Memo referees: don’t mess with Bill Harrigan
NRL referees co-coach Bill Harrigan speaks to the media about some of the controversial referee calls during last nights State of Origin during a press conference at Rugby League Central in Sydney, Thursday, May 24, 2012. The NSW Blues lost to Queensland in the first of three State of Origin matches. (AAP Image/Dean Lewins)
On The Roar yesterday, I suggested the NRL’s referee supremo Bill Harrigan was in the perfect position to lift the standard within his ranks for the sake of the code.
No referee has ever reached the elite level Harrigan set in his heyday, with 392 first grade games, 10 grand finals, 21 Origins, and 24 Tests.
Daylight is second.
But within 24 hours, the whole referee scene has blown into open warfare – against Harrigan. So much so that Harrigan is fighting for survival.
NRL boss David Gallop has been handed a document signed by the current top referees claiming the development future of rugby league is in danger if Harrigan remains in the job.
Is this a case of the in-mates taking over the asylum?
The document lists a number of complaints, including the now infamous late in the game Greg Inglis try in Origin 1, which sealed the result in favour of Queensland, 18-10.
Harrigan supported the decision of video referee Sean Hampstead, the signatories didn’t. Nor did the vast majority of fans. The signatories are angry Harrigan told them not to comment on the try.
There have been many heated arguments since among scribes and fans. The try will be cemented in Origin folklore.
Refereeing has also been in the unwanted headlines with the poor handling of Origin 1 by Matt Cecchin and Ben Cummins, who were way out of their league. And lowlighted with referee Jason Robinson copping a gobful from Roosters captain Braith Anasta, and especially Bulldogs skipper Michael Ennis dropping a few f-bombs on the way.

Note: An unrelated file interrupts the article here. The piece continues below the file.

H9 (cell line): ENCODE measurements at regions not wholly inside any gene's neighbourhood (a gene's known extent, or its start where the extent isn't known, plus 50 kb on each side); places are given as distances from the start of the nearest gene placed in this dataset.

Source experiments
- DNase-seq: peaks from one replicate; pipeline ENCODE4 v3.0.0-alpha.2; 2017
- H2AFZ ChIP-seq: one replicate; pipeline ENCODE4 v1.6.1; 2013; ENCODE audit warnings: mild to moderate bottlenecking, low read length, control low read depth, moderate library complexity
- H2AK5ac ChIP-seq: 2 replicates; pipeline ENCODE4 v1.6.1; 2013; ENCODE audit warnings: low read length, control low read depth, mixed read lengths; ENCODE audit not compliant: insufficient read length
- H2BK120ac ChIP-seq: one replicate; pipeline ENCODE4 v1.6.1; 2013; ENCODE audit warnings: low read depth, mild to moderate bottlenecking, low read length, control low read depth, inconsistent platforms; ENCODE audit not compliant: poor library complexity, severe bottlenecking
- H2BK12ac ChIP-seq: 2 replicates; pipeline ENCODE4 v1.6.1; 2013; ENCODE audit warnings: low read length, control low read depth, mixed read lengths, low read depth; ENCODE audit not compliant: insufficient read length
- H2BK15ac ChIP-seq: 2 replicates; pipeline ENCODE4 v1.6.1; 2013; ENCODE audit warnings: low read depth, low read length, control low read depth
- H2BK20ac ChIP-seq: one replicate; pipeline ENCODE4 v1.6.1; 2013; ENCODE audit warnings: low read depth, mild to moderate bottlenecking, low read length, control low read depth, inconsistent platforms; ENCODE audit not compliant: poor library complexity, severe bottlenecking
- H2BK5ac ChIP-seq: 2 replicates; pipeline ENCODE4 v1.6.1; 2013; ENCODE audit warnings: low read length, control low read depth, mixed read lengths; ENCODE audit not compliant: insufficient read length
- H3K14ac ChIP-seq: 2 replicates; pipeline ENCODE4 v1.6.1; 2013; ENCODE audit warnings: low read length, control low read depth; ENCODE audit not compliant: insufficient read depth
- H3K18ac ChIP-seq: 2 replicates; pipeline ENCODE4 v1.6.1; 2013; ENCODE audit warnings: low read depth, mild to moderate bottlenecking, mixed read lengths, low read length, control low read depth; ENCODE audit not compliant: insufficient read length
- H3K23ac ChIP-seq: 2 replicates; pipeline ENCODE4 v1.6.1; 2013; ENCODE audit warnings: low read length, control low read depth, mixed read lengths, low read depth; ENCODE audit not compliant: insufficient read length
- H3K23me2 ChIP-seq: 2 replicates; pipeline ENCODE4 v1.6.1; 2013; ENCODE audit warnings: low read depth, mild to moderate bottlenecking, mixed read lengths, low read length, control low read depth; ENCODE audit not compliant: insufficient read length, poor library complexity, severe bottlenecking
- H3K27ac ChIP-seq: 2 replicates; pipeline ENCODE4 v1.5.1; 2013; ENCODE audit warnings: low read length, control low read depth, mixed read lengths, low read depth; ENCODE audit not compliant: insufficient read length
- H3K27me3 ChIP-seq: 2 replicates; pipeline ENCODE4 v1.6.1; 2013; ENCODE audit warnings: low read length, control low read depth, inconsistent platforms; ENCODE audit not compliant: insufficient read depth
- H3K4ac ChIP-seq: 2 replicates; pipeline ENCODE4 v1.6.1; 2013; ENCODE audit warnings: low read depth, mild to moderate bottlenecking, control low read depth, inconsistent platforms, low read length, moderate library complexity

Both in the same game.
It begs the question: where is the limit before captains bring the game into disrepute?
Ennis clearly breached that line.
But because he didn’t aim the f-bombs directly at Robinson and only his decision, Ennis won’t be charged with any wrong-doing according to match review chairman Greg McCallum, himself a former top referee.
Millions of television viewers saw that live, many more saw replays with bleeps in the aftermath. It was a bad image for rugby league.
Australia’s two top sporting administrators, the AFL’s Andrew Dimetriou and Gallop, are on different sides of the fence over Ennis.
Demetriou said: “In our case, he (Ennis) would have been disciplined severely. We’ve got a real problem in our game that we’ve got more umpires leaving than we are recruiting.
“So we’ve got to do everything we can to help promote umpires”.
Does that read that Demetriou is more concerned with protecting his umpires than the language Ennis used?
Surprisingly, the silence from Gallop has been deafening.
I have the greatest respect for him as he’s expertly juggled the code through many off-field atrocities during his decade in the big chair.
Now he’s faced with an internal coup looming over Harrigan which may well have an even bigger and deeper impact on the code than any atrocities.
Harrigan is a tall poppy, and far too many Australians love to go tall poppy chopping. It’s a “sport” and it’s endemic.
But be warned you refereeing pretenders who have called for Harrigan’s dismissal: he is a mighty tough hombre honed by a stint with the Tactical Response Unit during his time with the police force before he became the greatest referee in rugby league history.
Messing with Harrigan could prove to be career-defining.
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